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Shakespeare's Moral Compass$
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Neema Parvini

Print publication date: 2018

Print ISBN-13: 9781474432870

Published to Edinburgh Scholarship Online: May 2019

DOI: 10.3366/edinburgh/9781474432870.001.0001

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PRINTED FROM EDINBURGH SCHOLARSHIP ONLINE (www.edinburgh.universitypressscholarship.com). (c) Copyright Edinburgh University Press, 2021. All Rights Reserved. An individual user may print out a PDF of a single chapter of a monograph in ESO for personal use.date: 26 September 2021

Care

Care

Chapter:
(p.280) Chapter 10 Care
Source:
Shakespeare's Moral Compass
Author(s):

Neema Parvini

Publisher:
Edinburgh University Press
DOI:10.3366/edinburgh/9781474432870.003.0010

This chapter assesses the extent to which harm is caused in Shakespeare’s plays when the moral order breaks down by focusing on plays in which the dramatis personae revert to the Hobbesian state of nature and unspeakable cruelty: Titus Andronicus, 3 Henry VI, Richard III, and King Lear. In such moments Shakespeare seems to invoke the image of the tiger, which he only uses fifteen times in all his works. In the constrained or tragic vison (Thomas Sowell), when there are no institutions with which to reinforce the morals that bind people together (authority, loyalty, fairness, sanctity), the worst aspects of humanity – as embodied in the tiger – are granted their fullest expression. However, in Shakespeare’s version of this vision, human nature provides the seeds of its own rebirth.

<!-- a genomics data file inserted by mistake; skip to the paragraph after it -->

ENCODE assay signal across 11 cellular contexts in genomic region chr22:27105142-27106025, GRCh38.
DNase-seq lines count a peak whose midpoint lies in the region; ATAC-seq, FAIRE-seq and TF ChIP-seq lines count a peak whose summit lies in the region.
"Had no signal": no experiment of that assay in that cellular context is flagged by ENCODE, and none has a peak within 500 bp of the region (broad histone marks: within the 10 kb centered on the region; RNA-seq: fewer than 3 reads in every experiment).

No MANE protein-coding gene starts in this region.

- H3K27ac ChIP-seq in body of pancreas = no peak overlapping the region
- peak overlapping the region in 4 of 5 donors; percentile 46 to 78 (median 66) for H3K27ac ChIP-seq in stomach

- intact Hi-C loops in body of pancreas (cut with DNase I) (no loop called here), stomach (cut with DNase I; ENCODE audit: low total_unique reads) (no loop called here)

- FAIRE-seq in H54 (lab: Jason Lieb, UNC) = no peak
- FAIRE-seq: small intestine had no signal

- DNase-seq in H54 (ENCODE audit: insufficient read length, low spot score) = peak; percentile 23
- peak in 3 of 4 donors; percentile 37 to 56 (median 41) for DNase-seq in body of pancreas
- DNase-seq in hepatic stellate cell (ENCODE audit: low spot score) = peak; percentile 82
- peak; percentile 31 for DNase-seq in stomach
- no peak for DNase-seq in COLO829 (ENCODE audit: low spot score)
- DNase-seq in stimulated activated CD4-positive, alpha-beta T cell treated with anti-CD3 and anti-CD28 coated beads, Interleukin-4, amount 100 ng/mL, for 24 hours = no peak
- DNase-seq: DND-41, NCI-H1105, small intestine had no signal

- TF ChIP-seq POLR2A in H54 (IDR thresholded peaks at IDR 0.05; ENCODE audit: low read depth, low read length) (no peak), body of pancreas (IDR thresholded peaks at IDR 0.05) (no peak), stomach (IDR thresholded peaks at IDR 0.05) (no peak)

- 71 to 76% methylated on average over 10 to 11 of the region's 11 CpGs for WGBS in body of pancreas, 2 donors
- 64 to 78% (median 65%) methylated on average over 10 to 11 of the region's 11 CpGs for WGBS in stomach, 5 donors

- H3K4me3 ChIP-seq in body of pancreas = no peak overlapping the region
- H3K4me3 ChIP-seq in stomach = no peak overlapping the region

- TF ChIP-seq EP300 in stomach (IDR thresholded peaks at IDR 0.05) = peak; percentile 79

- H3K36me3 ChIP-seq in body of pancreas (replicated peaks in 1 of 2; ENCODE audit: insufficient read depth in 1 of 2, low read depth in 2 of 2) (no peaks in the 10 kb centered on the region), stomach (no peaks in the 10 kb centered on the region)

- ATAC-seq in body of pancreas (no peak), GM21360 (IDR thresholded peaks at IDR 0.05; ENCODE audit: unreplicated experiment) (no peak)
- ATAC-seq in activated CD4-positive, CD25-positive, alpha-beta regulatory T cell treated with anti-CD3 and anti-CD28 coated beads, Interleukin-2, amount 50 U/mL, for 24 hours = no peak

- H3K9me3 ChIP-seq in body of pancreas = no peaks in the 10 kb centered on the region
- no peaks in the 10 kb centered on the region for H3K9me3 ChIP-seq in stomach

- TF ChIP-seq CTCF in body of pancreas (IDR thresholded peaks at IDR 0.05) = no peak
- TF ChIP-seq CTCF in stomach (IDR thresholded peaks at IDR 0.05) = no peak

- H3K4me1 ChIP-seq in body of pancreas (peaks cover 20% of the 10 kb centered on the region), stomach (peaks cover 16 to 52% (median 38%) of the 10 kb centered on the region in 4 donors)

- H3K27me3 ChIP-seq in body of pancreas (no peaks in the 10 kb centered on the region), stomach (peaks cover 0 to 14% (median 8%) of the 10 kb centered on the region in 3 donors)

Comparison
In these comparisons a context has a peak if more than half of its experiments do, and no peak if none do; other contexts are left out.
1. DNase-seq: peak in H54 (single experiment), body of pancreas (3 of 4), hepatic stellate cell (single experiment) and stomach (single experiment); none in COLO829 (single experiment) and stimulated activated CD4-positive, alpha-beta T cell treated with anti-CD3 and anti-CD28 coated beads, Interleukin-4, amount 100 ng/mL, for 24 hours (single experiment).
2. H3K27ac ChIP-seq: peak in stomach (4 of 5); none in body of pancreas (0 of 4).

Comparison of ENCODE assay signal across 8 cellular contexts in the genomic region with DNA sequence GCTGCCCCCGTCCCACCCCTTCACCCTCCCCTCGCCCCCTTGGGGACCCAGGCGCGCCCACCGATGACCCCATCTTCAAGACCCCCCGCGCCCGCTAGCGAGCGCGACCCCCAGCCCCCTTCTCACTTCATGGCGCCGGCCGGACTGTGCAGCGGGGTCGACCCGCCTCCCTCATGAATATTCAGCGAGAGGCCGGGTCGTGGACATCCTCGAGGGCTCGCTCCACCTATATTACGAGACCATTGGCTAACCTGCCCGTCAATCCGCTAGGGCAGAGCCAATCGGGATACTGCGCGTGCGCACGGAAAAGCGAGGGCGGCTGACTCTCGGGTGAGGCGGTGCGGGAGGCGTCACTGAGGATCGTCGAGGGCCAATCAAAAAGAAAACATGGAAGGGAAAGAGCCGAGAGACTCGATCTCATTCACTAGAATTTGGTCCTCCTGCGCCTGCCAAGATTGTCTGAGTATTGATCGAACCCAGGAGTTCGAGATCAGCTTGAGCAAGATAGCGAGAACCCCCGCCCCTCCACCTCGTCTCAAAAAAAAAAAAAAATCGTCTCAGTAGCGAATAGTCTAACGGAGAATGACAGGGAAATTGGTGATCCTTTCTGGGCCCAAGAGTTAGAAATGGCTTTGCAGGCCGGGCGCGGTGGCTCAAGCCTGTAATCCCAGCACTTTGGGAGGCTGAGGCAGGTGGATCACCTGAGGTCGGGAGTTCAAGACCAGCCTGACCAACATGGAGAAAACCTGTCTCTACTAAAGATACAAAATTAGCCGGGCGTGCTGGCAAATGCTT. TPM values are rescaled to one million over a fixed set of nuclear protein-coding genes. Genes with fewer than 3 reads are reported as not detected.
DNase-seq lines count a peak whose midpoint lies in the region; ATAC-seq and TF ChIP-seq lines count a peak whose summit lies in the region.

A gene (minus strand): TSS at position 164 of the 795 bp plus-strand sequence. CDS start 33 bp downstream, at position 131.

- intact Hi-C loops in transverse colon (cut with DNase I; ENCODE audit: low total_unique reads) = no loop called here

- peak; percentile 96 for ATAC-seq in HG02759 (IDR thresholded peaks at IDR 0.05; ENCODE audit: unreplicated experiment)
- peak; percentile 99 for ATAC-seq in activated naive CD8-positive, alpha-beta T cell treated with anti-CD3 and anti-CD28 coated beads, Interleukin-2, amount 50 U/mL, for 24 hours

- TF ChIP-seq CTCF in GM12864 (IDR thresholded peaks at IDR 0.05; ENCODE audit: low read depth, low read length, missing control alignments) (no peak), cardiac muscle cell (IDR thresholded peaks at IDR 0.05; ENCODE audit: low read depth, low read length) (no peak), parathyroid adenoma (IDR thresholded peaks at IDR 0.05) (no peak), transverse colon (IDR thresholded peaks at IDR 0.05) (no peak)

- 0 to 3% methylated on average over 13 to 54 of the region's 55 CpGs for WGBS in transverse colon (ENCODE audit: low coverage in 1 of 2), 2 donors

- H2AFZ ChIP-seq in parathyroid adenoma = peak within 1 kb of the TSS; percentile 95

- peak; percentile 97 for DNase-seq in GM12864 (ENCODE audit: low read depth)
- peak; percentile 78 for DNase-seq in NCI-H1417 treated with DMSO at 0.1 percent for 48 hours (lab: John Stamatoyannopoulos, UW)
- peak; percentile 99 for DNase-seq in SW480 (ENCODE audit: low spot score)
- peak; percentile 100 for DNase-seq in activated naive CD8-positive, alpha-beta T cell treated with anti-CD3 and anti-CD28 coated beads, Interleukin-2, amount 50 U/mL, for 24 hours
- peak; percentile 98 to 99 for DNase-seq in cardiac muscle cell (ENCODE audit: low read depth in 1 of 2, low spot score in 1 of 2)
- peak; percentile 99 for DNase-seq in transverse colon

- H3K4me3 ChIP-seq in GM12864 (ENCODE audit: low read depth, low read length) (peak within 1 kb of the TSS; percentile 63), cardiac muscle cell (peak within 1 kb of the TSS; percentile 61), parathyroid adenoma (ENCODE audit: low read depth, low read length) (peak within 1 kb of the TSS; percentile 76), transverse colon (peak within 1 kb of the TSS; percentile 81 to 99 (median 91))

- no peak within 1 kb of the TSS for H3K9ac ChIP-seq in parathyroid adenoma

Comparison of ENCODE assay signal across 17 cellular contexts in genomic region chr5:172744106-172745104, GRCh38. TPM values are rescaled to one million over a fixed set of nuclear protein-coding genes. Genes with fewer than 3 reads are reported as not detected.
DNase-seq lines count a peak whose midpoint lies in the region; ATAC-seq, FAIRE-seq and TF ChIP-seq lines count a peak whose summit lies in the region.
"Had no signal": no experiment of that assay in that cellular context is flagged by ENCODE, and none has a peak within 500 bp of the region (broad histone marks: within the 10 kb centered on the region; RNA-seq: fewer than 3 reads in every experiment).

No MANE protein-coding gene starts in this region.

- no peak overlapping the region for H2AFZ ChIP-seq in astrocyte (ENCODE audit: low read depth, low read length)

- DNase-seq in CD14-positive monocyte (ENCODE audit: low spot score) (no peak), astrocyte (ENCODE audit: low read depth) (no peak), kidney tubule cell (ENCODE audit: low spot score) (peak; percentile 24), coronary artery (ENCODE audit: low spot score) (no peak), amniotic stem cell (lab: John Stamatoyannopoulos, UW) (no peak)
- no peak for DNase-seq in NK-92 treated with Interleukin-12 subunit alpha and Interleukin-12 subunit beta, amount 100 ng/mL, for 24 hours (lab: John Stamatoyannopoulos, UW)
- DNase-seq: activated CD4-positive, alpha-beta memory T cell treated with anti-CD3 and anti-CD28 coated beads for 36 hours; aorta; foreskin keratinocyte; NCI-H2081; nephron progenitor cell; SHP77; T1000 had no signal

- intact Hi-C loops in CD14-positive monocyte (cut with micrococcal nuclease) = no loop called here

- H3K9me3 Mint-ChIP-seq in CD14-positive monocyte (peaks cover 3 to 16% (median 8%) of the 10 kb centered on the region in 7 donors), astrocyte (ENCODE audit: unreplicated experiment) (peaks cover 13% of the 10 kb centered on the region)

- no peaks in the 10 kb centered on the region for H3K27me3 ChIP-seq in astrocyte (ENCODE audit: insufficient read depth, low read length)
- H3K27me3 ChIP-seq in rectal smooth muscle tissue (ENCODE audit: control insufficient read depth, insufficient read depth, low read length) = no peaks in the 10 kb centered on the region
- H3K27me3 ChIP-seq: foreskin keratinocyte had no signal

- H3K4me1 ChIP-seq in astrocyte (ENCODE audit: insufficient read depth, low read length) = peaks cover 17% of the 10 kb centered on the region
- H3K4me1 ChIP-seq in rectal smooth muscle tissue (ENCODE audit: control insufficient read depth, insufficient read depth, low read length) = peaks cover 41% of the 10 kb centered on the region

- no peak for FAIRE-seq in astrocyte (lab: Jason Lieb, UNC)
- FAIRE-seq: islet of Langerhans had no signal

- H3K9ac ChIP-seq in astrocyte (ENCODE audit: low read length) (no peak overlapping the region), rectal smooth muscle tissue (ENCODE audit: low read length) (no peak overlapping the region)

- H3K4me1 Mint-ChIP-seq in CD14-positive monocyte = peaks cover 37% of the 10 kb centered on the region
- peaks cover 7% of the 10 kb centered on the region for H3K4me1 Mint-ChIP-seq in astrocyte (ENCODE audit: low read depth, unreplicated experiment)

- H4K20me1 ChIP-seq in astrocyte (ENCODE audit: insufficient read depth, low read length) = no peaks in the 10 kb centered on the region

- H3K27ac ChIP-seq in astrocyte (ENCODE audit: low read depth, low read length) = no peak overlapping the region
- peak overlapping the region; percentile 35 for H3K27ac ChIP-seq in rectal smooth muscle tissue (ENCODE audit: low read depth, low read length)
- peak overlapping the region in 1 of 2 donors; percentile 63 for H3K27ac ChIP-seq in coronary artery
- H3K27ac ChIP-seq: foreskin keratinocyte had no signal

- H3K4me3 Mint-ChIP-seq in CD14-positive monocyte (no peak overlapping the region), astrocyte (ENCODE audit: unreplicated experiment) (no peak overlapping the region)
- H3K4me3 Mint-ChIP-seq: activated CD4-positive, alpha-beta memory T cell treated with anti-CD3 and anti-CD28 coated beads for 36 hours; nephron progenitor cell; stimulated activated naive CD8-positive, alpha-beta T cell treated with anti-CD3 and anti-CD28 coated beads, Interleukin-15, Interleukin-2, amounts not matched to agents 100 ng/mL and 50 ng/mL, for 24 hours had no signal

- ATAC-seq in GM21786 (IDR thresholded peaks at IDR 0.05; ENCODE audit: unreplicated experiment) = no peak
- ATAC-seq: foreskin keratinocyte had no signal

Keywords:   Shakespeare, Care, Jonathan Haidt, Thomas Sowell, King Lear, Richard III, Henry VI, Part 3, Titus Andronicus, State of Nature, Thomas Hobbes

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